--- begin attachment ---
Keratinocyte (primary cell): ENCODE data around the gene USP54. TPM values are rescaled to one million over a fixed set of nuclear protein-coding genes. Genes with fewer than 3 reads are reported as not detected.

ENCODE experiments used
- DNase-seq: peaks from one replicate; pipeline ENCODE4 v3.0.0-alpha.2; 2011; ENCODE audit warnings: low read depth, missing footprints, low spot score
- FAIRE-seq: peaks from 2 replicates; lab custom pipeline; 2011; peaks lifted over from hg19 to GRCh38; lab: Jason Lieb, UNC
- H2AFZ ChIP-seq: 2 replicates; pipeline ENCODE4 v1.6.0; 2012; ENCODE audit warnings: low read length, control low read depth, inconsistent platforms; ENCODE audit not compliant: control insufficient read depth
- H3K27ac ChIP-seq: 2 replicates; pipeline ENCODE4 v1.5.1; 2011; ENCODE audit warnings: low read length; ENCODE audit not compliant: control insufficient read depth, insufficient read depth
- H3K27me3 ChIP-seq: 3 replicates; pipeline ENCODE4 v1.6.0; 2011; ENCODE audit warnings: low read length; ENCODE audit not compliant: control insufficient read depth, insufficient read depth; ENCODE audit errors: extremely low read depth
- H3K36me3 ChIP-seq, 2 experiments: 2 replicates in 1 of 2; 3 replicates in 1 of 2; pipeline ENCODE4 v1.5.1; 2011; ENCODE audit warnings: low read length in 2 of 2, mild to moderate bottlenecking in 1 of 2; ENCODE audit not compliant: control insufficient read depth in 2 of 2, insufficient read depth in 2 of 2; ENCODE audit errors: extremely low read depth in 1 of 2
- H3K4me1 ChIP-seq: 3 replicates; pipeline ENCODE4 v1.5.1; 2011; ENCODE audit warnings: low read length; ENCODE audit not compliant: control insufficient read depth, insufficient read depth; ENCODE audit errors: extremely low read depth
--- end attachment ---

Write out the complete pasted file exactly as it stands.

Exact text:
Keratinocyte (primary cell): ENCODE data around the gene USP54. TPM values are rescaled to one million over a fixed set of nuclear protein-coding genes. Genes with fewer than 3 reads are reported as not detected.

ENCODE experiments used
- DNase-seq: peaks from one replicate; pipeline ENCODE4 v3.0.0-alpha.2; 2011; ENCODE audit warnings: low read depth, missing footprints, low spot score
- FAIRE-seq: peaks from 2 replicates; lab custom pipeline; 2011; peaks lifted over from hg19 to GRCh38; lab: Jason Lieb, UNC
- H2AFZ ChIP-seq: 2 replicates; pipeline ENCODE4 v1.6.0; 2012; ENCODE audit warnings: low read length, control low read depth, inconsistent platforms; ENCODE audit not compliant: control insufficient read depth
- H3K27ac ChIP-seq: 2 replicates; pipeline ENCODE4 v1.5.1; 2011; ENCODE audit warnings: low read length; ENCODE audit not compliant: control insufficient read depth, insufficient read depth
- H3K27me3 ChIP-seq: 3 replicates; pipeline ENCODE4 v1.6.0; 2011; ENCODE audit warnings: low read length; ENCODE audit not compliant: control insufficient read depth, insufficient read depth; ENCODE audit errors: extremely low read depth
- H3K36me3 ChIP-seq, 2 experiments: 2 replicates in 1 of 2; 3 replicates in 1 of 2; pipeline ENCODE4 v1.5.1; 2011; ENCODE audit warnings: low read length in 2 of 2, mild to moderate bottlenecking in 1 of 2; ENCODE audit not compliant: control insufficient read depth in 2 of 2, insufficient read depth in 2 of 2; ENCODE audit errors: extremely low read depth in 1 of 2
- H3K4me1 ChIP-seq: 3 replicates; pipeline ENCODE4 v1.5.1; 2011; ENCODE audit warnings: low read length; ENCODE audit not compliant: control insufficient read depth, insufficient read depth; ENCODE audit errors: extremely low read depth